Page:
In order to cope with asynchrony, AVSS protocols typically distribute shares with additional redundancy, such that parties who received invalid shares can recover their shares through interaction with the others. This recovery process either results in extra communication overhead [4], or else relies on loosened resilience guarantees [6].

Improvements to AVSS have made use of concise polynomial commitments based on pairing cryptography [1]. Most notably, in recent work, Basu et al. [2] present an optimistic AVSS protocol that achieves linear communication overhead in the typical case, but in the presence of Byzantine faults or network asynchrony may fall back to quadratic overhead. The goal of this paper is to present a protocol that provides linear guarantees even in the worst case.

Overview of our solution. The main idea behind our approach is a technique we call encrypt-then-disperse, inspired by a related application in HoneyBadgerBFT [12]. The secret share encoding and polynomial commitments are as usual. However, before transmitting, the secret shares are first encrypted using public key encryption. Next the encrypted payload is dispersed using an information dispersal routine, which can guarantee robustness and efficiency since it does not have to provide secrecy.

The use of information dispersal guarantees that every honest node receives some data, even in the asynchronous setting. If it turns out to be invalid, then it can be used as evidence to implicate the leader. Once the dealer is determined to be faulty, we enter a share recovery phase, which ensures every correct party receives their share. The share recovery phase can be very efficient too, since it does not need to ensure confidentiality at all, since it can only be initiated once the dealer is determined to be faulty. A summary comparison of our results to related work is given in Table I.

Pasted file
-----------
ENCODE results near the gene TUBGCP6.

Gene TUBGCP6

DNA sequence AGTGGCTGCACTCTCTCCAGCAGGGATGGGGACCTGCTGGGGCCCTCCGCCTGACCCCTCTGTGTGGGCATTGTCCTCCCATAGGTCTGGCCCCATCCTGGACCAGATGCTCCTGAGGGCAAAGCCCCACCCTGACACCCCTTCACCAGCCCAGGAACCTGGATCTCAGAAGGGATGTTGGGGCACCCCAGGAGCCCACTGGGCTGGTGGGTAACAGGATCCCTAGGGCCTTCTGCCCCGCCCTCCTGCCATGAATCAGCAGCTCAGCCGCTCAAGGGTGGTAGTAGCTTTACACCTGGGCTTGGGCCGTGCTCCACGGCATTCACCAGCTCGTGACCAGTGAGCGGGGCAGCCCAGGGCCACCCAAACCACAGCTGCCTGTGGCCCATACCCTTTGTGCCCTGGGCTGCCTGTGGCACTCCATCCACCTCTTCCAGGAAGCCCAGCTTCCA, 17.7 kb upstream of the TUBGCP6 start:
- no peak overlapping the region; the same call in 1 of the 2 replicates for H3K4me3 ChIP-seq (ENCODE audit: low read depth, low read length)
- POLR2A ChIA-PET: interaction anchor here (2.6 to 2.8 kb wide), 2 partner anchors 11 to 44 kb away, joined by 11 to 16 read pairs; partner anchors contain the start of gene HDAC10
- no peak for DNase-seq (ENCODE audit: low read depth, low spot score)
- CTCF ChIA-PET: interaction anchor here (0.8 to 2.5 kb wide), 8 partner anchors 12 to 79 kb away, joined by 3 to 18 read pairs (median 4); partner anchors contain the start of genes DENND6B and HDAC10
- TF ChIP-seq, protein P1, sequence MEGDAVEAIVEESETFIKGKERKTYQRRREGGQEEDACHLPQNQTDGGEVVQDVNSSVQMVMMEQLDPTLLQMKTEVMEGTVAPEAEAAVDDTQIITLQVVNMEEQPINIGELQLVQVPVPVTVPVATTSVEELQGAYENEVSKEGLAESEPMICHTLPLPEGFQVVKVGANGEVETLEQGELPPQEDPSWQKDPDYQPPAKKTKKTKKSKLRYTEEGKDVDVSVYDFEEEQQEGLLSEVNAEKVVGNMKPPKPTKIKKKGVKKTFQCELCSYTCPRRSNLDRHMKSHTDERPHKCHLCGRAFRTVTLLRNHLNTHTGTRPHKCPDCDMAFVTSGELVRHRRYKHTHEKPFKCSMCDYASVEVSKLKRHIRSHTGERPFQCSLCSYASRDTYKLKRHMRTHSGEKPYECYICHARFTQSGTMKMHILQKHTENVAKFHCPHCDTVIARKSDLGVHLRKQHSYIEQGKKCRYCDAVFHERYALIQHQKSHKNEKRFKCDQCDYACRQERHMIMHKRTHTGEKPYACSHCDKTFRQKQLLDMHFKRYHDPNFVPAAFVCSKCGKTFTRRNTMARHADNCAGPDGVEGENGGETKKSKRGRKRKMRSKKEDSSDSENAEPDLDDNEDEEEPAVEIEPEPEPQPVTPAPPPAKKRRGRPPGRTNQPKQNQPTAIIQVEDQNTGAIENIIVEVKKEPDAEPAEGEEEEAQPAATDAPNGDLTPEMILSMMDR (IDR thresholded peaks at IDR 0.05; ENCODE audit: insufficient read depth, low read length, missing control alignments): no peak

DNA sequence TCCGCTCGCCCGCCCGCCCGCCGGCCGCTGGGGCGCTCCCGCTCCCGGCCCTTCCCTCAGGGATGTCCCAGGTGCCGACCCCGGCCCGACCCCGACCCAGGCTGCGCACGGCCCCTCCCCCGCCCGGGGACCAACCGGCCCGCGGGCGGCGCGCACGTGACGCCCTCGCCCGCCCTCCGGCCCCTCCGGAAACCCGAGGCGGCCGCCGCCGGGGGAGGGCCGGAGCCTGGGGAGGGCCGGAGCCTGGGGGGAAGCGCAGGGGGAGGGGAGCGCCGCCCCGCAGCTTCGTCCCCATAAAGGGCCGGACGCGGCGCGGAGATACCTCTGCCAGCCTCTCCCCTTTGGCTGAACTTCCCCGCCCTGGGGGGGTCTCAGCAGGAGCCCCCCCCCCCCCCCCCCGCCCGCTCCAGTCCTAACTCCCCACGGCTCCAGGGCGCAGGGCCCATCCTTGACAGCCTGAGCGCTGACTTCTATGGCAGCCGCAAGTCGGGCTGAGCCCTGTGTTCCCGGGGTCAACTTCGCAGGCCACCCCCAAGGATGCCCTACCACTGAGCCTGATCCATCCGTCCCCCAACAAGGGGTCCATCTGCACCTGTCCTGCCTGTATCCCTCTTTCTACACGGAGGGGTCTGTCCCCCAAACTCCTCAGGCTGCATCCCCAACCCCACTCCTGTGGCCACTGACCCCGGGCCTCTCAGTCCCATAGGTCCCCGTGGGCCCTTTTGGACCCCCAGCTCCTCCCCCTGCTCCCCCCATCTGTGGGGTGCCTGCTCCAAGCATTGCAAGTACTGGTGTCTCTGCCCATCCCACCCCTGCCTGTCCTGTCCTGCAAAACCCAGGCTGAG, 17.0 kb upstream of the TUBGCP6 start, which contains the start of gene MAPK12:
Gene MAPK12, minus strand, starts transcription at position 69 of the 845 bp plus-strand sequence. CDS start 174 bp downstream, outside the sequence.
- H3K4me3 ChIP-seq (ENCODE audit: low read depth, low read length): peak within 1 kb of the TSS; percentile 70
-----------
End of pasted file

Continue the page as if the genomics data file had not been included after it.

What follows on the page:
Protocol Resilience Comm. Overhead
Typical Worst
hbAVSS (ours)
sAVSS [2]
eAVSS [1]
AVSS [4]
 [6]
TABLE I: Amortized communication overhead and resilience of AVSS protocols

Ii Preliminaries

Ii-a Asynchronous Network Model

Throughout this paper we assume the standard asynchronous network model. We assume a fixed set of communicating parties , as well as a dealer . We consider a static Byzantine corruption model. The dealer and up to of the parties may be corrupted, in which case they are controlled entirely by the adversary. The parties are connected by pairwise authenticated channels. Messages between uncorrupted parties are guaranteed eventually to be delivered, although the order and timing of delivery of messages is determined by the adversary. We assume a computationally bounded adversary that is unable to break cryptographic primitives.